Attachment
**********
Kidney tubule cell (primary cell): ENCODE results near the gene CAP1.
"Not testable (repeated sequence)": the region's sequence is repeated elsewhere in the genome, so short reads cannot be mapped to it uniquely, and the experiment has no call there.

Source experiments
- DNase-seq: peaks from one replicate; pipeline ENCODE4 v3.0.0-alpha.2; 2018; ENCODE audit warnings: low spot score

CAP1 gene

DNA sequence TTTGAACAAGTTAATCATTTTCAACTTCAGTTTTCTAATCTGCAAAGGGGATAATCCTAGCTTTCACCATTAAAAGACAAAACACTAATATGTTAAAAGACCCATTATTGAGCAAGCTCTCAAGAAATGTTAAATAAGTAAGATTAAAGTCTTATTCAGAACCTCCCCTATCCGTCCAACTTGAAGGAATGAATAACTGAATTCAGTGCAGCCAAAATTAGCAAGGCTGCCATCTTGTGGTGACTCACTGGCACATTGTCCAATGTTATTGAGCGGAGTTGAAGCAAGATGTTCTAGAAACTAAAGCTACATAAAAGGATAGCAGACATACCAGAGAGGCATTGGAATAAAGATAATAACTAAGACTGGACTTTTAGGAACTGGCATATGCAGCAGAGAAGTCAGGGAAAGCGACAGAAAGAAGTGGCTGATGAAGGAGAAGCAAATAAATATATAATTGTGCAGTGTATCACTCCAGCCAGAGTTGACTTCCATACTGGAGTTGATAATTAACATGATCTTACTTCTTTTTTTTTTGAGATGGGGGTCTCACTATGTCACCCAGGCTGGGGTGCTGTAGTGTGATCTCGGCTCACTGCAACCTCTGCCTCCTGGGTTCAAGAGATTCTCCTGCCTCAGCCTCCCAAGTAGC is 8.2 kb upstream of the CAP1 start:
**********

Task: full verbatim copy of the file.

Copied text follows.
Kidney tubule cell (primary cell): ENCODE results near the gene CAP1.
"Not testable (repeated sequence)": the region's sequence is repeated elsewhere in the genome, so short reads cannot be mapped to it uniquely, and the experiment has no call there.

Source experiments
- DNase-seq: peaks from one replicate; pipeline ENCODE4 v3.0.0-alpha.2; 2018; ENCODE audit warnings: low spot score

CAP1 gene

DNA sequence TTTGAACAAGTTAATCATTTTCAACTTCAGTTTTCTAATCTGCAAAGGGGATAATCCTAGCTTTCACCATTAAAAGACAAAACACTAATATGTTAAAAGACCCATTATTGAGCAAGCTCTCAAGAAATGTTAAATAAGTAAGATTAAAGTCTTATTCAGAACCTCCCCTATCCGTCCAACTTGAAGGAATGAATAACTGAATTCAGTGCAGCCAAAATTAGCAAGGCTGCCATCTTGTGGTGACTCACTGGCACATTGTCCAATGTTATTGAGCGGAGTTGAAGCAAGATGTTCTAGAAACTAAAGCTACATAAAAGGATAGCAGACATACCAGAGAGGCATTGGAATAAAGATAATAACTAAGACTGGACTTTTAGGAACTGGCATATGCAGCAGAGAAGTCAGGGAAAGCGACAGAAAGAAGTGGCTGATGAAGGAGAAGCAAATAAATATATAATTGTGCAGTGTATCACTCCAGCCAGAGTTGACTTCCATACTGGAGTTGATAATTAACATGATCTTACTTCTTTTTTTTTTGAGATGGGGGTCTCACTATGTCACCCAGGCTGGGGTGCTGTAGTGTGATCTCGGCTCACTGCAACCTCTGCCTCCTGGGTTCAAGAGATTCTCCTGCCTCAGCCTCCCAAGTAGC is 8.2 kb upstream of the CAP1 start: